The creation account is found in Genesis 1—2. Most of God’s creative work was done by speaking, an indication of the power and authority of His Word. Let us look at each day of God’s creative work:
Creation Day 1 (Genesis 1:1–5)
God creates the heavens and the earth. “The heavens” refers to everything beyond the earth, outer space. The earth is made but not formed in any specific way, although water is present. God then speaks light into existence. He then separates the light from the dark and names the light “day” and the dark “night.”
Creation Day 2 (Genesis 1:6–8)
God creates the sky. The sky forms a barrier between water upon the surface and the moisture in the air. At this point earth has an atmosphere.
Creation Day 3 (Genesis 1:9–13)
God creates dry land. Continents and islands rise above the water. The large bodies of water are named “seas” and the ground is named “land.” God declares that all this is good.
God creates all plant life. He creates this life to be self-sustaining: plants can reproduce. The plants are created in great diversity (many “kinds”). The land is green and teeming with plant life. God declares that this work is also good.
Creation Day 4 (Genesis 1:14–19)
God creates all the stars and heavenly bodies. The movement of these will help man track time. Two great heavenly bodies are made in relation to the earth. The first is the sun, which is the primary source of light, and the moon, which reflects the light of the sun. The movement of these bodies will distinguish day from night. This work is also declared to be good by God.
Creation Day 5 (Genesis 1:20–23)
God creates all life that lives in the water, in all of its marvelous diversity. God also makes all the birds. The language of the passage allows that this may be the time God made flying insects as well; if not, they are made on Day 6. All these creatures have the ability to perpetuate their species by reproduction. The creatures made on Day 5 are the first creatures blessed by God. God declares this work good.
Creation Day 6 (Genesis 1:24–31)
God creates all the creatures that live on dry land. This includes every type of creature not included on previous days. God also creates man. God declares this work good.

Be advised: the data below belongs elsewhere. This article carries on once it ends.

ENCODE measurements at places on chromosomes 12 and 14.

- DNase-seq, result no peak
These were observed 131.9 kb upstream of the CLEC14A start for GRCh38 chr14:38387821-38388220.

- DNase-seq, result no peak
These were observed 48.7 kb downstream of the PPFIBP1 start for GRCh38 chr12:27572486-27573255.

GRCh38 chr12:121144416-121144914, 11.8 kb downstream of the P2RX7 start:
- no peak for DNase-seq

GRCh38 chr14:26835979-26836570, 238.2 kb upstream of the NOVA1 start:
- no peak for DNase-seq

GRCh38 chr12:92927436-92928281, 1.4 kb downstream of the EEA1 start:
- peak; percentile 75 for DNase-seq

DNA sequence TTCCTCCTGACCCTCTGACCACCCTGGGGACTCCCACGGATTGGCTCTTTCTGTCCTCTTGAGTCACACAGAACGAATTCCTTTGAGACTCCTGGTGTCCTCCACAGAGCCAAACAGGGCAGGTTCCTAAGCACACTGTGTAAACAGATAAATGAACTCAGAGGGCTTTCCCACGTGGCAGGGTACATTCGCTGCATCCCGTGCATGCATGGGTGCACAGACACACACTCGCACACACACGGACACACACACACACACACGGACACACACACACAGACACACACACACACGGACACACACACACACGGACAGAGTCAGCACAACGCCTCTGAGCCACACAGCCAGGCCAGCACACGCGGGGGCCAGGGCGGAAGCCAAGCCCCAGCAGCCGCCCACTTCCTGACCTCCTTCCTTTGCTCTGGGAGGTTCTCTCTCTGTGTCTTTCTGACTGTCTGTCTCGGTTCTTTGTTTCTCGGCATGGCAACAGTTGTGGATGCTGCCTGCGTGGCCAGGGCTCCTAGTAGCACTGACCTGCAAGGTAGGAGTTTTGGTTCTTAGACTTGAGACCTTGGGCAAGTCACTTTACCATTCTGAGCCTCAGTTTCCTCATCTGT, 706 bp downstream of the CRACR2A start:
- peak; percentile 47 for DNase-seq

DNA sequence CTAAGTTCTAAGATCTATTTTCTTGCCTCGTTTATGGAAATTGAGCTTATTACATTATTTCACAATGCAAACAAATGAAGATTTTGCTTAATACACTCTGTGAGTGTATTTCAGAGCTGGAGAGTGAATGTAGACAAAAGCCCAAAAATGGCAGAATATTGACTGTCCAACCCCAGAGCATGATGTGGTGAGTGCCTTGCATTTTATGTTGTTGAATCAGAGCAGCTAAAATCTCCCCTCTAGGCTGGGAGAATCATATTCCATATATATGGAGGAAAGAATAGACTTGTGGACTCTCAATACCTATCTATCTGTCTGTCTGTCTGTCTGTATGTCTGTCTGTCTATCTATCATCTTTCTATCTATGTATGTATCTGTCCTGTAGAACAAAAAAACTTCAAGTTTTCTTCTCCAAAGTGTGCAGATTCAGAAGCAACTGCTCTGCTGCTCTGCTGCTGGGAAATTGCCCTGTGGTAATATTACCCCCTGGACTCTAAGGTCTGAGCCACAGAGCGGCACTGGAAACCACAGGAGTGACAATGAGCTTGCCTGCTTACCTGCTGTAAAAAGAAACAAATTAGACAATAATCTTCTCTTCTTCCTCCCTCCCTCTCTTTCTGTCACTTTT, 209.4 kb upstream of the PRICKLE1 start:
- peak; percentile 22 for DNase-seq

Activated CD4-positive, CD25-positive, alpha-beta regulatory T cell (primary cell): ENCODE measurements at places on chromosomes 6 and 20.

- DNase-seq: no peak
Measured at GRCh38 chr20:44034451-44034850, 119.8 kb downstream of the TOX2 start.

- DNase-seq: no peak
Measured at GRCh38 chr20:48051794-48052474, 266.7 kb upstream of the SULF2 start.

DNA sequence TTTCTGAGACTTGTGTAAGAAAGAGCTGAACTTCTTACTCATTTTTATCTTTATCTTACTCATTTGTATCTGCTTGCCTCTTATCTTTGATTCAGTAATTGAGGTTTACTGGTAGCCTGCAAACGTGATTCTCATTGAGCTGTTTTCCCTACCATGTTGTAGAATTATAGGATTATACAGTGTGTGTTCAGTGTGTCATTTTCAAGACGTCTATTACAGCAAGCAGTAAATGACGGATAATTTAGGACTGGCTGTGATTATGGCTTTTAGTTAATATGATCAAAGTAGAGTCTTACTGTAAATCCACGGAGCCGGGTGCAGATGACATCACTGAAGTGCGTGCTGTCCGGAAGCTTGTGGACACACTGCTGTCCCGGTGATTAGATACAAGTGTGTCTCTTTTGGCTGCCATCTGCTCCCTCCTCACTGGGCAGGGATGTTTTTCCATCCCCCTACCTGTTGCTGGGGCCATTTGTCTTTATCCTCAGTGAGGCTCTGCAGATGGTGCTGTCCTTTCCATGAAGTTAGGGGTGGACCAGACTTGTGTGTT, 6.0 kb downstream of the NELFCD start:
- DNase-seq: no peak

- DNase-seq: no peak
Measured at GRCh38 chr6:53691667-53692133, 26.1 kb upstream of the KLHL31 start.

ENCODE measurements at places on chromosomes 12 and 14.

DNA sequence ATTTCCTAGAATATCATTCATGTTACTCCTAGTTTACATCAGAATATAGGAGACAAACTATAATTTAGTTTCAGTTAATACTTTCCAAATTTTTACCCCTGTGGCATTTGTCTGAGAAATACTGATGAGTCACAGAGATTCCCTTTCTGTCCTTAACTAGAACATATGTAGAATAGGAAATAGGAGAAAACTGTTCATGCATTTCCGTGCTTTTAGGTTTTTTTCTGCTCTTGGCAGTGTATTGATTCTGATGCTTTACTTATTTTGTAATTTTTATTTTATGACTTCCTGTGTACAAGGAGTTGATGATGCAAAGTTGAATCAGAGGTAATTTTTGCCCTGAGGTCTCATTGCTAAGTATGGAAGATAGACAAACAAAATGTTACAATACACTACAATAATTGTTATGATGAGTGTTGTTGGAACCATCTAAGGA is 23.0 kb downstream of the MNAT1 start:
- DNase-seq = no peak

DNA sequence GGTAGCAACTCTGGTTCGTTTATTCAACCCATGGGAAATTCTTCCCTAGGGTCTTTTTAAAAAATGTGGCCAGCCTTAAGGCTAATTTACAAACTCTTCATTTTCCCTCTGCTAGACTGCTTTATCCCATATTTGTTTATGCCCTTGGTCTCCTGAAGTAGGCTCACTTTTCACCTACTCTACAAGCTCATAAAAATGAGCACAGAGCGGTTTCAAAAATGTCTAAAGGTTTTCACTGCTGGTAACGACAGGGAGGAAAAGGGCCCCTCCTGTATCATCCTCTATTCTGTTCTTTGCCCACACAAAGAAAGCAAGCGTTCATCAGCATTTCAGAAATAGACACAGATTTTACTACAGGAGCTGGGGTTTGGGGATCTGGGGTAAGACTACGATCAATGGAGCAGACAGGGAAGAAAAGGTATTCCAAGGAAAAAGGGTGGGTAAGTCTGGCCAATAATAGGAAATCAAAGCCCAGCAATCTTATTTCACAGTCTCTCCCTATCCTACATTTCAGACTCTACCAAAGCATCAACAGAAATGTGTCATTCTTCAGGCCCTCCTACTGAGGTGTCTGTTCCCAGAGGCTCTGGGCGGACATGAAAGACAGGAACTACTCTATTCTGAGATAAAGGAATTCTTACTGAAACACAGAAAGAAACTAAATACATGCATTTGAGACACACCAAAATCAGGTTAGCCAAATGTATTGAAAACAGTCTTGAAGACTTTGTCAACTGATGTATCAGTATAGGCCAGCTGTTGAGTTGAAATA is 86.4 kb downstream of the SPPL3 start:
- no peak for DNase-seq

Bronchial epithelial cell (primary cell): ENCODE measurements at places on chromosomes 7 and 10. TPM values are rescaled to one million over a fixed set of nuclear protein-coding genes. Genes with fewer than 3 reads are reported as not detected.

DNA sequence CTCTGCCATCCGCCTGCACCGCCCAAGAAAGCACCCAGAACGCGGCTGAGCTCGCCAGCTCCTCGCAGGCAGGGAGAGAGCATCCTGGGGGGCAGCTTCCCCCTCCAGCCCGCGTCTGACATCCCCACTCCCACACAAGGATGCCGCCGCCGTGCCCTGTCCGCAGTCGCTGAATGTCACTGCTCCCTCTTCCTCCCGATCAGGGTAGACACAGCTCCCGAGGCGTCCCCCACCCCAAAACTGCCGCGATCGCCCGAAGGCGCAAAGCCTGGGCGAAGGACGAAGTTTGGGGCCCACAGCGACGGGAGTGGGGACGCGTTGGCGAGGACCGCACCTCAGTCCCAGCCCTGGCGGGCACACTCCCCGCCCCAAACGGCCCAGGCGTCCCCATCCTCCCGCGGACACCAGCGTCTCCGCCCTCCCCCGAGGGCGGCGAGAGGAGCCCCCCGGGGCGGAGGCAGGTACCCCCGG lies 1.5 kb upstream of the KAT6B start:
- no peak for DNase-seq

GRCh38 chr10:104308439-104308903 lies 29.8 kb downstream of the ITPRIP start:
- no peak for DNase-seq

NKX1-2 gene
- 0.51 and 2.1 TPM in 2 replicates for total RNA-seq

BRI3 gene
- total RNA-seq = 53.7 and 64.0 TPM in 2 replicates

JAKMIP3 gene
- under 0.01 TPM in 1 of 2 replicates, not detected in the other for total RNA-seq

When God was creating man, He took counsel with Himself. “God said, ‘Let us make man in our image, in our likeness’” (Genesis 1:26). This is not an explicit revelation of the Trinity but is part of the foundation for such, as God reveals an “us” within the Godhead. God makes mankind in His own image, and thus mankind is special above all other creatures. He makes them male and female and places them in authority over the earth and over all the other creatures. God blesses them and commands them to reproduce, fill the earth, and subdue it (bring it under the rightful stewardship of mankind as authorized by God). God announces that humans and all other creatures are to eat plants alone. God will not rescind this dietary restriction until Genesis 9:3–4.
God’s creative work is complete at the end of the sixth day. The entire universe in all its beauty and perfection was fully formed in these six periods labeled as “days.” At the completion of His creation, God announces that it is “very good” (Genesis 1:31).
Creation Day 7 (Genesis 2:1–3)
God rests. This in no way indicates He was weary from His creative efforts; rather, it denotes that the creation is complete. He stops creating. Further, God is establishing a pattern of one day in seven to rest. The keeping of this day will eventually be a distinguishing trait of God’s chosen people, Israel (Exodus 20:8–11).
Many Christians interpret these “days” of creation as literal, 24-hour periods, a position called Young-Earth Creationism. It should be noted that certain other interpretations of these “days” suggest they were indeterminate periods of time. The Day-Age Theory and Historical Creationism are two theories that interpret the biblical data in a way that allows for an older earth. Regardless, the events and accomplishments of each “day” are the same.